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Tuesday, September 24, 2013

Sleuthing for Holmes: Author Interview with Dan Andriacco

I see that you have been a lifelong fan of mysteries. What is it about this genre that intrigues you the most? Was there a specific book that made you think – I could write a mystery?
I think I’ve wanted to write mysteries since I started reading them as a kid. I read books on how to do it, attended conferences, and wrote and submitted short stories. But writing a novel is a big job. When I was a reporter back in the 1980s I took on a free-lance assignment to edit a book. I worked on it every morning before my day job and at lunch time. That’s what made me realize that every book is written a page at a time. That’s very doable, and that’s how I do it.  I’ve written all of my mystery novels at a steady pace of three pages a day.

You are a member of the Baker Street Irregulars and the John H. Watson Society. Tell me about these groups. What is their purpose? Why do you think readers are still drawn to Sherlock Holmes mysteries?
Actually, I’m a member of two scion societies of the Baker Street Irregulars. The BSI itself is an invitation-only group with a relatively small membership that has a dinner once a year. Its scion societies are officially recognized affiliate groups. We get together more often to dine, socialize, and usually discuss a Sherlock Holmes story. The John H. Watson Society is a new international group devoted to Sherlock Holmes’s colleague, Dr. Watson. It will promote scholarship and introduce young people to the stories.   

How did you go about finding a publisher for your Holmesian stories? Did you attend writing conferences? Did you get an agent? My path to publication was a very unusual one. It begins with me writing 11 unpublished mystery novels in the late 1980s and early 1990s. I worked at it, I went to mystery-writing conferences, and I had an agent. But publication remained elusive. Finally, I gave up.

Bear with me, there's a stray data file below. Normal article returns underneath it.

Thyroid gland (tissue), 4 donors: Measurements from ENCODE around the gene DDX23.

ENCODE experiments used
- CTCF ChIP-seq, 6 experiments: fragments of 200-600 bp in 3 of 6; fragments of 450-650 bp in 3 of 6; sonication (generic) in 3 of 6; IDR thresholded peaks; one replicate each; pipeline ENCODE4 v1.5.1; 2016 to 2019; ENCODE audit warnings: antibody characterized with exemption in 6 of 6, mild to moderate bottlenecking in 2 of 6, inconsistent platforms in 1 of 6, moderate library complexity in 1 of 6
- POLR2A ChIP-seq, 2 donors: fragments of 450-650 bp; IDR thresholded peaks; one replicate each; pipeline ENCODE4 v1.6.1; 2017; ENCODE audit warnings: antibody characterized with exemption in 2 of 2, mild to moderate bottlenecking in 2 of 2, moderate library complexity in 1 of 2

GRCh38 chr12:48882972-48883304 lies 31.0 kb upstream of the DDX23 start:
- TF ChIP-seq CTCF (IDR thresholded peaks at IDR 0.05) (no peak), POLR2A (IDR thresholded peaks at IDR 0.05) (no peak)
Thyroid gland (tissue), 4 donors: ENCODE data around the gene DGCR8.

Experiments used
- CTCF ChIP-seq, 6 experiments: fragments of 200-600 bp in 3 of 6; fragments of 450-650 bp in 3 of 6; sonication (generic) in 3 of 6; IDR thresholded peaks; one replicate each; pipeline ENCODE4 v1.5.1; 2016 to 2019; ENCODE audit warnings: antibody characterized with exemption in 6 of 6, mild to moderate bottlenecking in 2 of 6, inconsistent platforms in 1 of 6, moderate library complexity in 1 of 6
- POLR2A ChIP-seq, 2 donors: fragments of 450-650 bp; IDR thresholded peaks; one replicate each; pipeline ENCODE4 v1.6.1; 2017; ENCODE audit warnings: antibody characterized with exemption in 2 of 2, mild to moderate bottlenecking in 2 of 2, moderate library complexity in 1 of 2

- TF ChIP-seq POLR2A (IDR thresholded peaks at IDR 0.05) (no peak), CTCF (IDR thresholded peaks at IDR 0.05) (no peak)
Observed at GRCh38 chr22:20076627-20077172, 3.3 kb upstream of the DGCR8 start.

But that’s not the end of your writing. How did it finally get published?
Fast-forward twenty years to 2011. It came to me one day that I had written a lot about Sherlock Holmes over the years – essays, short stories, and even radio plays. I decided to put them together in a book, not with dreams of making money but just to have them all in one place. Self-publication was the plan, but fortunately I failed miserably at it. I could never figure it out.

When I mentioned my problem to our friends Joel and Carolyn Senter, owners of a mail-order company selling Sherlock Holmes products, they suggested that instead I try a publisher they knew – London-based MX Publishing.  Ten days after e-mailing the manuscript of Baker Street Beat: An Eclectic Collection of Sherlockian Scribblings, owner Steve Emecz emailed back to say “We love it. We want to publish it.”
What happened next?
Steve wanted me start a blog. I thought, “I can do that. I have forty years of files about Sherlock Holmes.” When I went into my garage looking for blog material, I found several boxes of long-forgotten novel manuscripts. One of them, No Police Like Holmes, had a strong Sherlock Holmes connection that I thought might interest Steve because he specializes in Holmes.

That became the first of my Sebastian McCabe – Jeff Cody series, which now numbers four books. The second book in the series, Holmes Sweet Holmes, was also a much rewritten version of a 20-year-old novel, but the others are completely new. The fifth books in a series will contain three novellas and two short stories. 

Do your stories recreate the style of Sherlock Holmes writings? Or are they more a new re-telling of the era?
The Sebastian McCabe – Jeff Cody stories are set in modern-day Ohio, in a small college town. The Enoch Hale series, which I have begun with Kieran McMullen, are historical mysteries that take place in 1920s London, with an older Sherlock Holmes as a character. I’ve also written two short story pastiches, Holmes stories that aim to imitate the style of the original. That can never be done to my satisfaction, but it’s fun trying.